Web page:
DC-DC Switching Boost Converter

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DC
-
DC Switching Boost Converter




by





lilongwe




ECE 345

Senior Design Final Report



TA: Inseop Lee


May 4, 1999

Project Number: 63







ii





ABSTRACT


The switching power supply market is flourishing quickly in today’s high
-
tech world. Design
engin
eers aren’t always supplied with the desired amount of voltage they need in order to make
their design work. Adding an additional voltage supply to a design is not always cost efficient.
This report is intended to provide the designer with a method of bo
osting DC voltage from 5 Volts
to 12 Volts, by using a DC
-
DC switching boost converter designed specifically for this task. All
goals, design procedures, tests, data, conclusions, and costs have been documented within this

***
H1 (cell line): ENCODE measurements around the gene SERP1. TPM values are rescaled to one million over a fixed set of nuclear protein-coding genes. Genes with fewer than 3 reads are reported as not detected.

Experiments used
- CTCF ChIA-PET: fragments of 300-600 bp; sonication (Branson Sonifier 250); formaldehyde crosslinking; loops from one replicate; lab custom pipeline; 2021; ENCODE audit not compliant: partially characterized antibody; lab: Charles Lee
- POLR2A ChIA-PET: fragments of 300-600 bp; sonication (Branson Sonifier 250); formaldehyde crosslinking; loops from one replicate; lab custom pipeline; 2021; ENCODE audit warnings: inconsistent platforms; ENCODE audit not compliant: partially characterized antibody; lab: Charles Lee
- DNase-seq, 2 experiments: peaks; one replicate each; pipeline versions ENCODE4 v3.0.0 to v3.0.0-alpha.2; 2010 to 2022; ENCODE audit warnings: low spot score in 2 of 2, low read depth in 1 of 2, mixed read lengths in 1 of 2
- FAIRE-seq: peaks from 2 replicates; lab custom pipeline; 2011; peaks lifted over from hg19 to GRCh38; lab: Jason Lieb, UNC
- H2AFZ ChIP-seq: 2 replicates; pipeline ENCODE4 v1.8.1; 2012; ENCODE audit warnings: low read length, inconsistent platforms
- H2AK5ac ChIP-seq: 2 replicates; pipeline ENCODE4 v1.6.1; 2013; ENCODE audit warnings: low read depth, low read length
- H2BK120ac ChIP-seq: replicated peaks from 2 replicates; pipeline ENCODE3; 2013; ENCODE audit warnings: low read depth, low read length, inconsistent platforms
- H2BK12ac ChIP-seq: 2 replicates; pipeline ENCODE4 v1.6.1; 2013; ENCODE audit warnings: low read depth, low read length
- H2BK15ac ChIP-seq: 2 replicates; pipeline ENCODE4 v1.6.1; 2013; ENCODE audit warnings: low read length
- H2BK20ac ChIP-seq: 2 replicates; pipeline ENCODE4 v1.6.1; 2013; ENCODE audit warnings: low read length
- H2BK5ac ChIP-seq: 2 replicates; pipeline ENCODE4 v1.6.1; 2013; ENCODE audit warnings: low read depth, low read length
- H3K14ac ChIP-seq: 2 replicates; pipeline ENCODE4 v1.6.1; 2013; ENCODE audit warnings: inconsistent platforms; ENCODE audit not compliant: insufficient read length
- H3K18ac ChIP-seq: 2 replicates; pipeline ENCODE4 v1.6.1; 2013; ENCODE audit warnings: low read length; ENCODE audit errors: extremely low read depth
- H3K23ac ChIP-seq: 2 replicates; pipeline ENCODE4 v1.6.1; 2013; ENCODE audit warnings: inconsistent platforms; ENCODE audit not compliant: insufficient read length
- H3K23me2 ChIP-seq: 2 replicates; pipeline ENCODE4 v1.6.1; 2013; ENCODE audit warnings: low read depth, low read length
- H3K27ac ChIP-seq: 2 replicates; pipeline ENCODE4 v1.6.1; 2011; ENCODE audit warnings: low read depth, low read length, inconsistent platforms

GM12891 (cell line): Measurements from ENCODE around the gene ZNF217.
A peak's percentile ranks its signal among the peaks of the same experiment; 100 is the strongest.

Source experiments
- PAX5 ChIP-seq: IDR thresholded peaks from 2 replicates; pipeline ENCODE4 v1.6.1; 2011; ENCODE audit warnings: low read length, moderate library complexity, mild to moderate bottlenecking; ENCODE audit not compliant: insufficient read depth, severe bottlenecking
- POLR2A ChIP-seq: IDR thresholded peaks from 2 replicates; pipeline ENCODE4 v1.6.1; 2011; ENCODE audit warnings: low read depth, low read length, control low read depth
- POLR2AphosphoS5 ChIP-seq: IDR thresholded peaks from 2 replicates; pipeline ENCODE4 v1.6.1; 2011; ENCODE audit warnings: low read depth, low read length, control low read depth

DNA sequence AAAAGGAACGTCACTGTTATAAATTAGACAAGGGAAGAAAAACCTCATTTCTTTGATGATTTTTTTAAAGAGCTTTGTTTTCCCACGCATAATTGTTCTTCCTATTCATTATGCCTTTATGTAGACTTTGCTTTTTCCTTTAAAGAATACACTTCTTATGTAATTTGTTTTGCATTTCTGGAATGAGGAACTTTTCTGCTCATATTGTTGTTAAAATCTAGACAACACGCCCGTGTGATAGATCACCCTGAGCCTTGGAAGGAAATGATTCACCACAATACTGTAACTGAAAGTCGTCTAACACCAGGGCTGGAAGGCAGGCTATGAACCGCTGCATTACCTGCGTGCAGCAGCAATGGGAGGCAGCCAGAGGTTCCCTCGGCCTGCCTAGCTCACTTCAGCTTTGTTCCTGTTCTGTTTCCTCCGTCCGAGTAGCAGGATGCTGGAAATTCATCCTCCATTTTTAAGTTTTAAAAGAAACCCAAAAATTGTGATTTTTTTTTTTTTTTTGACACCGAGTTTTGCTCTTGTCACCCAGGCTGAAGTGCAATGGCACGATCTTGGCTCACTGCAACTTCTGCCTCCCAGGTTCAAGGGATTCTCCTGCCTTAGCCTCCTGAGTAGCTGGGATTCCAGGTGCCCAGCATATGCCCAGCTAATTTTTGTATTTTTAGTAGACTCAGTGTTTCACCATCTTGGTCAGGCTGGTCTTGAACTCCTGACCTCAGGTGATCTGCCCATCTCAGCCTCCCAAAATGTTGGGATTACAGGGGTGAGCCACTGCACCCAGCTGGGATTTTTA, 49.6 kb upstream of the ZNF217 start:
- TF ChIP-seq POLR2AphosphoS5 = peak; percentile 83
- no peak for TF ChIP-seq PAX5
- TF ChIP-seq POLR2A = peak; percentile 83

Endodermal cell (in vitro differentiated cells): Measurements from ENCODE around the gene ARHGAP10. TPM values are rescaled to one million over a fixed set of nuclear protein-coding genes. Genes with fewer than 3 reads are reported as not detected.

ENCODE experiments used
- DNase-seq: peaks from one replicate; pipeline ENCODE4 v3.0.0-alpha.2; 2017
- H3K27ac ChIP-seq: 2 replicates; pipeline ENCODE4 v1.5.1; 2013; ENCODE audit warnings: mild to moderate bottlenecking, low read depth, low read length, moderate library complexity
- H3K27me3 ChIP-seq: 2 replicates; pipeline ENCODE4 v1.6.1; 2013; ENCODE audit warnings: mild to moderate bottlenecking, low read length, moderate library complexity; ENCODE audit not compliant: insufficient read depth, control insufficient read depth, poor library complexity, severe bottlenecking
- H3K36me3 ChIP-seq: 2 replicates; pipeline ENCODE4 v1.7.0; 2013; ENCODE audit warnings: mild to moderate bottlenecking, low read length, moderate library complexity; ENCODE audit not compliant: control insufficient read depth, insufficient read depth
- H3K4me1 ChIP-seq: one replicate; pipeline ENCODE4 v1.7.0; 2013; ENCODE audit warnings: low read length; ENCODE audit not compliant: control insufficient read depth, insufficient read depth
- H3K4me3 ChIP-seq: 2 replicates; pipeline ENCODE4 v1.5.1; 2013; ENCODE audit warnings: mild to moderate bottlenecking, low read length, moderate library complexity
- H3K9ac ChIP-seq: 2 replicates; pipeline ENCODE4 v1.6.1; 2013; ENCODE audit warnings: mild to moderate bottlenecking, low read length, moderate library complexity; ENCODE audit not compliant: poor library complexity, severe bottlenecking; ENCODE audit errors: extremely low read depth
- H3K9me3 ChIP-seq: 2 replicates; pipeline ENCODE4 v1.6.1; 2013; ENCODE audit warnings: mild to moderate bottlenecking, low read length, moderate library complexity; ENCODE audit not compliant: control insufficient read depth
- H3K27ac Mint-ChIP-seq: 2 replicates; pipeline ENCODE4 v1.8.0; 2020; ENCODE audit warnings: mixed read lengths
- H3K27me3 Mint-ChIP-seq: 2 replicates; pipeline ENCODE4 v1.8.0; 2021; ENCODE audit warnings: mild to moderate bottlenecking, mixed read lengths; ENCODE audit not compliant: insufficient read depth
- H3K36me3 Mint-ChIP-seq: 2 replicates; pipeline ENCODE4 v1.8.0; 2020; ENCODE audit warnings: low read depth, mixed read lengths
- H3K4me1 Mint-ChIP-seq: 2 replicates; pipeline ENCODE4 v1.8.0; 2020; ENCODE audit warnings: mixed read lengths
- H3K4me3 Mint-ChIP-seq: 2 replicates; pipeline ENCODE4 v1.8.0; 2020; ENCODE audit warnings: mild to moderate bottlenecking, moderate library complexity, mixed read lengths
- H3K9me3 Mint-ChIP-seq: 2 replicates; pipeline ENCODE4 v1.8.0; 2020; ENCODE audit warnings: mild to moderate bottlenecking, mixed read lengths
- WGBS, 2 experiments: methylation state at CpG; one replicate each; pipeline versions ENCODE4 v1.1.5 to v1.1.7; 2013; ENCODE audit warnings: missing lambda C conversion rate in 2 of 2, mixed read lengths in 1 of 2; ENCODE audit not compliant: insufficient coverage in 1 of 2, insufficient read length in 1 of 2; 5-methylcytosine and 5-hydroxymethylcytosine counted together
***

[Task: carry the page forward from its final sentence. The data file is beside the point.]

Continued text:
report. Results of experiments
show that the switching converter will boost voltage from 5 volts to
12 volts with power conversion efficiency of 73 percent.









iii





TABLE OF CONTENTS

1.

Introduction

……………………………………………………………………………1

1.1

Purpose of the Project.……………………………………………………………1

1.2

Block Diagram
……………………………………………………………………1

1.3

Specifications……………………………………………………………………..1

2.

Design Procedures …………..…………………………………………………………..2

2.1

General Boost Converter Configuration………………………………………….2

2.2

Component Functions…………………………………………………………….3

3.

Design Details…………………………………………………
…………………………3

3.1

Detailed Circuit Description and Function..………………………………………3

3.2